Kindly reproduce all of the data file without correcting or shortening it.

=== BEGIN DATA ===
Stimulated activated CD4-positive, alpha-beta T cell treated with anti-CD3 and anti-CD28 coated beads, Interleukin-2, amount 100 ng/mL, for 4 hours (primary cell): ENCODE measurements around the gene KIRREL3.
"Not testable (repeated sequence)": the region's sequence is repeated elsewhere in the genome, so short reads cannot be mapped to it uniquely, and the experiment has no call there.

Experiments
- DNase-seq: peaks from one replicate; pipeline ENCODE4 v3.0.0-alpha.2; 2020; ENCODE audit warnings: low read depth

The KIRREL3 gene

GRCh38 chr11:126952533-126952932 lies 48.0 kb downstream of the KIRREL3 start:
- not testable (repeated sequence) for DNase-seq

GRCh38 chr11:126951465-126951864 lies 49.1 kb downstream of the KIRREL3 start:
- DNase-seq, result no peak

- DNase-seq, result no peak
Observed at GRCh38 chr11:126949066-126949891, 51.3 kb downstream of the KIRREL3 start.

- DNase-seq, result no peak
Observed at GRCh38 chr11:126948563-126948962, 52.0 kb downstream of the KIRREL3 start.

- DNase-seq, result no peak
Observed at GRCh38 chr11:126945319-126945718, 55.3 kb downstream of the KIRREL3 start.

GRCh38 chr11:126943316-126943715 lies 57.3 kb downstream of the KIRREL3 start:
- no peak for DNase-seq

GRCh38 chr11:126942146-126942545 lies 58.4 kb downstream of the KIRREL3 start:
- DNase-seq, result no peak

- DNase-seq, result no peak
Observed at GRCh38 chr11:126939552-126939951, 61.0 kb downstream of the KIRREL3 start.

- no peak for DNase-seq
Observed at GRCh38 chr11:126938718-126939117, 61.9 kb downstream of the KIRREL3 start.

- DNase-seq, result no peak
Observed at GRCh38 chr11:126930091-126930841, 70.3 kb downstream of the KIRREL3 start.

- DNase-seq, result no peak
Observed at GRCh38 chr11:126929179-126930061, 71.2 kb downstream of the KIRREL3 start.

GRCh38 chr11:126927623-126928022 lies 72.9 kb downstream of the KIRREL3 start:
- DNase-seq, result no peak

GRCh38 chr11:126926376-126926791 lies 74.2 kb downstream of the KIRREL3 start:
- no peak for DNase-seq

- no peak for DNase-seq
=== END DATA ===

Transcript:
Stimulated activated CD4-positive, alpha-beta T cell treated with anti-CD3 and anti-CD28 coated beads, Interleukin-2, amount 100 ng/mL, for 4 hours (primary cell): ENCODE measurements around the gene KIRREL3.
"Not testable (repeated sequence)": the region's sequence is repeated elsewhere in the genome, so short reads cannot be mapped to it uniquely, and the experiment has no call there.

Experiments
- DNase-seq: peaks from one replicate; pipeline ENCODE4 v3.0.0-alpha.2; 2020; ENCODE audit warnings: low read depth

The KIRREL3 gene

GRCh38 chr11:126952533-126952932 lies 48.0 kb downstream of the KIRREL3 start:
- not testable (repeated sequence) for DNase-seq

GRCh38 chr11:126951465-126951864 lies 49.1 kb downstream of the KIRREL3 start:
- DNase-seq, result no peak

- DNase-seq, result no peak
Observed at GRCh38 chr11:126949066-126949891, 51.3 kb downstream of the KIRREL3 start.

- DNase-seq, result no peak
Observed at GRCh38 chr11:126948563-126948962, 52.0 kb downstream of the KIRREL3 start.

- DNase-seq, result no peak
Observed at GRCh38 chr11:126945319-126945718, 55.3 kb downstream of the KIRREL3 start.

GRCh38 chr11:126943316-126943715 lies 57.3 kb downstream of the KIRREL3 start:
- no peak for DNase-seq

GRCh38 chr11:126942146-126942545 lies 58.4 kb downstream of the KIRREL3 start:
- DNase-seq, result no peak

- DNase-seq, result no peak
Observed at GRCh38 chr11:126939552-126939951, 61.0 kb downstream of the KIRREL3 start.

- no peak for DNase-seq
Observed at GRCh38 chr11:126938718-126939117, 61.9 kb downstream of the KIRREL3 start.

- DNase-seq, result no peak
Observed at GRCh38 chr11:126930091-126930841, 70.3 kb downstream of the KIRREL3 start.

- DNase-seq, result no peak
Observed at GRCh38 chr11:126929179-126930061, 71.2 kb downstream of the KIRREL3 start.

GRCh38 chr11:126927623-126928022 lies 72.9 kb downstream of the KIRREL3 start:
- DNase-seq, result no peak

GRCh38 chr11:126926376-126926791 lies 74.2 kb downstream of the KIRREL3 start:
- no peak for DNase-seq

- no peak for DNase-seq